Paysage is a new PyTorch-powered python library for machine learning with Restricted Boltzmann Machines. We built Paysage from scratch at Unlearn.AI in order to bring the power of GPU acceleration, recent developments in machine learning, and our own new ideas to bear on the training of this model class.
We are excited to release this toolkit to the community as an open-source software library. This first release is version 0.2.0. We will be pushing regular updates from here on out, with many new features in the pipeline. 😉
The next release (0.3.0) is scheduled for July 10, 2018.
Paysage is a powerful library for training RBMs — and more-generally, energy-based neural network models.
Paysage allows one to construct models
Paysage implements a number of training methods such as,
Paysage is built on top of two backends: numpy and PyTorch. The latter unlocks the power of the GPU for greatly optimized training and sampling.
We at Unlearn are excited to release this project and let the community take it to new heights.
What is an energy-based model?
Energy-based models (EBMs) are machine learning models which arise from the specification of an energy function E(X; θ). This function yields a scalar value for each configuration of some specified variables X, and depends on some model parameters, θ, which can be adjusted. Therefore the energy function forms a parameterized family of surfaces over the variables X. Training such a model involves searching through the parameters to find the energy surface which closely matches some desired configuration. A probabilistic perspective on such models is available by virtue of the Boltzmann distribution,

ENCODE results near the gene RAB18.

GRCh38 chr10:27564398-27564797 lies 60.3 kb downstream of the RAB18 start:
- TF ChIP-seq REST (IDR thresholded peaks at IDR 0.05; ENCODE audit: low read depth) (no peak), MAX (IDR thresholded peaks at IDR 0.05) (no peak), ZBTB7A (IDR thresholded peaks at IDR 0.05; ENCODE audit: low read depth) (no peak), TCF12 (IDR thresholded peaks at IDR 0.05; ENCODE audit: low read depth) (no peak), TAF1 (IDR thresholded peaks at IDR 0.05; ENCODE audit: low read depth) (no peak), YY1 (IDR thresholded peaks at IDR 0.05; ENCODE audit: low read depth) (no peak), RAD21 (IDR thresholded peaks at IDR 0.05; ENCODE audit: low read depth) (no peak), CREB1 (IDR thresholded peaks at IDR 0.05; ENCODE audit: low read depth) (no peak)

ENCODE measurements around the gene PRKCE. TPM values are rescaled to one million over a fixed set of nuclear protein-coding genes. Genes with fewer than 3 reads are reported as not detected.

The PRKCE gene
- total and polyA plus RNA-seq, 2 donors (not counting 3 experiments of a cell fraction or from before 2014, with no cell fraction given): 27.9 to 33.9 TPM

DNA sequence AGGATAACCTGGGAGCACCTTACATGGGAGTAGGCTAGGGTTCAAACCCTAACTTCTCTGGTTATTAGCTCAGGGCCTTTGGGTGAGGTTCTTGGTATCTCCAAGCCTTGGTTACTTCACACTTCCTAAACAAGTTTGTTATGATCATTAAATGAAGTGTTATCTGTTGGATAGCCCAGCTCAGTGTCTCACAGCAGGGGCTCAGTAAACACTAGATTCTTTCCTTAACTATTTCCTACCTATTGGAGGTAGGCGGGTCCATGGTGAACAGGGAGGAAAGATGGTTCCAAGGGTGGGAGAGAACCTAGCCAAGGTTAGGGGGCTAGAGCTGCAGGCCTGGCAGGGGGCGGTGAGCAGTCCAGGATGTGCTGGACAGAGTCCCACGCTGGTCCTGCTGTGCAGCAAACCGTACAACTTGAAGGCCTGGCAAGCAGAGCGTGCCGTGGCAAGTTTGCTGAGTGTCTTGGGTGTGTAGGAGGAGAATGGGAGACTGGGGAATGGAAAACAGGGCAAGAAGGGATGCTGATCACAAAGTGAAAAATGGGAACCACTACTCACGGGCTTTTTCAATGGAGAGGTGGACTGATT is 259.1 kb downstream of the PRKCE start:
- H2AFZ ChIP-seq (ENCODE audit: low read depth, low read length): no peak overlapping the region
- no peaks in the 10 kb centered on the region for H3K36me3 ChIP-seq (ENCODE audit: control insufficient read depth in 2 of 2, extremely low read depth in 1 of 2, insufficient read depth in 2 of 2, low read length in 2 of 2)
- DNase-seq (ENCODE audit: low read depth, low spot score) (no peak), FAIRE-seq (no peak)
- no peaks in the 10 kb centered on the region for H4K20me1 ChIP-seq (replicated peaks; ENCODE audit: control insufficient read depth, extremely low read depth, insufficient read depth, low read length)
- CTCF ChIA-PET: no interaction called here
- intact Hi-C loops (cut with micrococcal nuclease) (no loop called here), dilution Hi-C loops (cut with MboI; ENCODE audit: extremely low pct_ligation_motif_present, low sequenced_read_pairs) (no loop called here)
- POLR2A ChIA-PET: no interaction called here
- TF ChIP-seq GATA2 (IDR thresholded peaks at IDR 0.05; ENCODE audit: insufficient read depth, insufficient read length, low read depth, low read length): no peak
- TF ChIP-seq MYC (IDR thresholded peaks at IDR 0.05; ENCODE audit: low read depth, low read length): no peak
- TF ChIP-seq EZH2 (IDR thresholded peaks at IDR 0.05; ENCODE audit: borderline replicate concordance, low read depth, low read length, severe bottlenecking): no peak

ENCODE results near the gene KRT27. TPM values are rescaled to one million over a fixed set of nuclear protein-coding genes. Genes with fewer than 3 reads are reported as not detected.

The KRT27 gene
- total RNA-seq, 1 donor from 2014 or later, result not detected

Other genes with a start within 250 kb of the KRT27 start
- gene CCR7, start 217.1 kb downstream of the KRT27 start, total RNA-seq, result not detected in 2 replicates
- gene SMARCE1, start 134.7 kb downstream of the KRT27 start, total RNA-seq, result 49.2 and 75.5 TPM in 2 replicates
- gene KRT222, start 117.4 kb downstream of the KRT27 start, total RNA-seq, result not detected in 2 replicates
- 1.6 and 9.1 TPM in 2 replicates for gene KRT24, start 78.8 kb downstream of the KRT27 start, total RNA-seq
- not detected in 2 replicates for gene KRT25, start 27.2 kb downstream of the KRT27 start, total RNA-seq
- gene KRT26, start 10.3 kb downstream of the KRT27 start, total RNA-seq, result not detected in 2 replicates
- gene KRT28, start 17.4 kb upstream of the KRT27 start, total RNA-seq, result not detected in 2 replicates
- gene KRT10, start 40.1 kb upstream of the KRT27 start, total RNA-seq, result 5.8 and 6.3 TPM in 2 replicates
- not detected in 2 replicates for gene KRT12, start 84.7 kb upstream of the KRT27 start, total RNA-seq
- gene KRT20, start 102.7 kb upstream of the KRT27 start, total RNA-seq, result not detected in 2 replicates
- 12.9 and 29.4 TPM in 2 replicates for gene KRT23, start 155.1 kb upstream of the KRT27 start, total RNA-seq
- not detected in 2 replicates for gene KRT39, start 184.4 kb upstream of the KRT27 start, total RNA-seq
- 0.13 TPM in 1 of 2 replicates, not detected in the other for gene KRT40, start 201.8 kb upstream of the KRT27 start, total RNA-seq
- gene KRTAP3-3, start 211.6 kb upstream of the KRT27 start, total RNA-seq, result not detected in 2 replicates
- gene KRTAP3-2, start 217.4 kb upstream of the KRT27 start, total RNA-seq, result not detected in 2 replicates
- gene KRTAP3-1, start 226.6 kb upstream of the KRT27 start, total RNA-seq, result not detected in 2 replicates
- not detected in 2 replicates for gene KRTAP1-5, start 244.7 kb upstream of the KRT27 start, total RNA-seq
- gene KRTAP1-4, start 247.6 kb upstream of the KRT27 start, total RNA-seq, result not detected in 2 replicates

So an EBM also represents a probability distribution over X for each choice of θ. From this perspective, training can then be thought of as fitting the probability distribution p(X; θ) to some desired distribution — perhaps one which is measured by some given dataset.
Visible and hidden variables
It is often the case that only some subset of the configuration variables X are observed in some training set. In this case the observed variables are called visible and the rest hidden or latent variables of the model. So X splits into X = (V, H). In this case the family of probability distributions defined by the model which are relevant to training are the marginals over the hidden variables,
EBMs are natural tools in unsupervised learning
Suppose one observes a bunch of samples of variables V. These samples can be thought of as random draws from some hypothetical data distributionp_d(V). An EBM can be trained to approximate the hypothetical data distribution by fitting p(V; θ) to p_d(V). The resulting model allows one to,
Furthermore, the fact that an EBM describes an explicit, parametrized probability distribution is a benefit compared to some of the other kinds of generative models.
Energy-based neural networks
An energy-based neural network is an EBM in which the energy function E(v,h;θ) arises from the architecture of an artificial neural network. It is probably best to understand this by way of example. Consider a two-layer Gaussian-Bernoulli Restricted Boltzmann Machine (GBRBM). Such a model has, say, n visible real-valued units, and say m hidden binary-valued units. So a configuration of visible and hidden variables constitutes a pair of vectors (v,h)with an n-dimensional real vector v, and an m-dimensional binary vector h. The visible and hidden units are separated into two layers, the visible called a Gaussian layer and the hidden a Bernoulli layer.